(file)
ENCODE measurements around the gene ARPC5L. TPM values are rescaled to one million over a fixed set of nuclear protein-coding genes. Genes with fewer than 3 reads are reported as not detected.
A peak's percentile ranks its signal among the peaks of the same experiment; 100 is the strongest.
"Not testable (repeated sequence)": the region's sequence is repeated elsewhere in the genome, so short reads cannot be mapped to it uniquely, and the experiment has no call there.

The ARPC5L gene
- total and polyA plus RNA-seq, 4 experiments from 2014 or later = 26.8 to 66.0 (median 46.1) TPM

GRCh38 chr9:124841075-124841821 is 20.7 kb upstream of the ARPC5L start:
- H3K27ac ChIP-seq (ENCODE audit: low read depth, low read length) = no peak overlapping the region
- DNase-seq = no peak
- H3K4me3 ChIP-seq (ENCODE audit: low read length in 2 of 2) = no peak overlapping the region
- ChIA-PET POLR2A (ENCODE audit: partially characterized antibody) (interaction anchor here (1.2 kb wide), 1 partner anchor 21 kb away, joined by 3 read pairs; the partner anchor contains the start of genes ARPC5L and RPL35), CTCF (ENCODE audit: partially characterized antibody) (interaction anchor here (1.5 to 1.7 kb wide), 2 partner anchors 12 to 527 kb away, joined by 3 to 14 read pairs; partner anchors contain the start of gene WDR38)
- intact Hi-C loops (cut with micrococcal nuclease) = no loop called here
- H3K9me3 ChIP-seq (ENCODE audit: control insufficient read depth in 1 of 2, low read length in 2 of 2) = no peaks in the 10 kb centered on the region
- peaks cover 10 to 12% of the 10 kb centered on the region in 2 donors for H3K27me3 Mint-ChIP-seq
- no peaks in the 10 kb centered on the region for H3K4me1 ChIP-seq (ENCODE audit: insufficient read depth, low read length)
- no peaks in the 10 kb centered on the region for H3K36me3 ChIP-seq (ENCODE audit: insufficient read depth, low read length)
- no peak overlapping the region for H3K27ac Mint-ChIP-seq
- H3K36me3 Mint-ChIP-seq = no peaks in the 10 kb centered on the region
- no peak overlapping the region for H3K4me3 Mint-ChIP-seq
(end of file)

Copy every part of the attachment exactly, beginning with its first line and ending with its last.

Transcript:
ENCODE measurements around the gene ARPC5L. TPM values are rescaled to one million over a fixed set of nuclear protein-coding genes. Genes with fewer than 3 reads are reported as not detected.
A peak's percentile ranks its signal among the peaks of the same experiment; 100 is the strongest.
"Not testable (repeated sequence)": the region's sequence is repeated elsewhere in the genome, so short reads cannot be mapped to it uniquely, and the experiment has no call there.

The ARPC5L gene
- total and polyA plus RNA-seq, 4 experiments from 2014 or later = 26.8 to 66.0 (median 46.1) TPM

GRCh38 chr9:124841075-124841821 is 20.7 kb upstream of the ARPC5L start:
- H3K27ac ChIP-seq (ENCODE audit: low read depth, low read length) = no peak overlapping the region
- DNase-seq = no peak
- H3K4me3 ChIP-seq (ENCODE audit: low read length in 2 of 2) = no peak overlapping the region
- ChIA-PET POLR2A (ENCODE audit: partially characterized antibody) (interaction anchor here (1.2 kb wide), 1 partner anchor 21 kb away, joined by 3 read pairs; the partner anchor contains the start of genes ARPC5L and RPL35), CTCF (ENCODE audit: partially characterized antibody) (interaction anchor here (1.5 to 1.7 kb wide), 2 partner anchors 12 to 527 kb away, joined by 3 to 14 read pairs; partner anchors contain the start of gene WDR38)
- intact Hi-C loops (cut with micrococcal nuclease) = no loop called here
- H3K9me3 ChIP-seq (ENCODE audit: control insufficient read depth in 1 of 2, low read length in 2 of 2) = no peaks in the 10 kb centered on the region
- peaks cover 10 to 12% of the 10 kb centered on the region in 2 donors for H3K27me3 Mint-ChIP-seq
- no peaks in the 10 kb centered on the region for H3K4me1 ChIP-seq (ENCODE audit: insufficient read depth, low read length)
- no peaks in the 10 kb centered on the region for H3K36me3 ChIP-seq (ENCODE audit: insufficient read depth, low read length)
- no peak overlapping the region for H3K27ac Mint-ChIP-seq
- H3K36me3 Mint-ChIP-seq = no peaks in the 10 kb centered on the region
- no peak overlapping the region for H3K4me3 Mint-ChIP-seq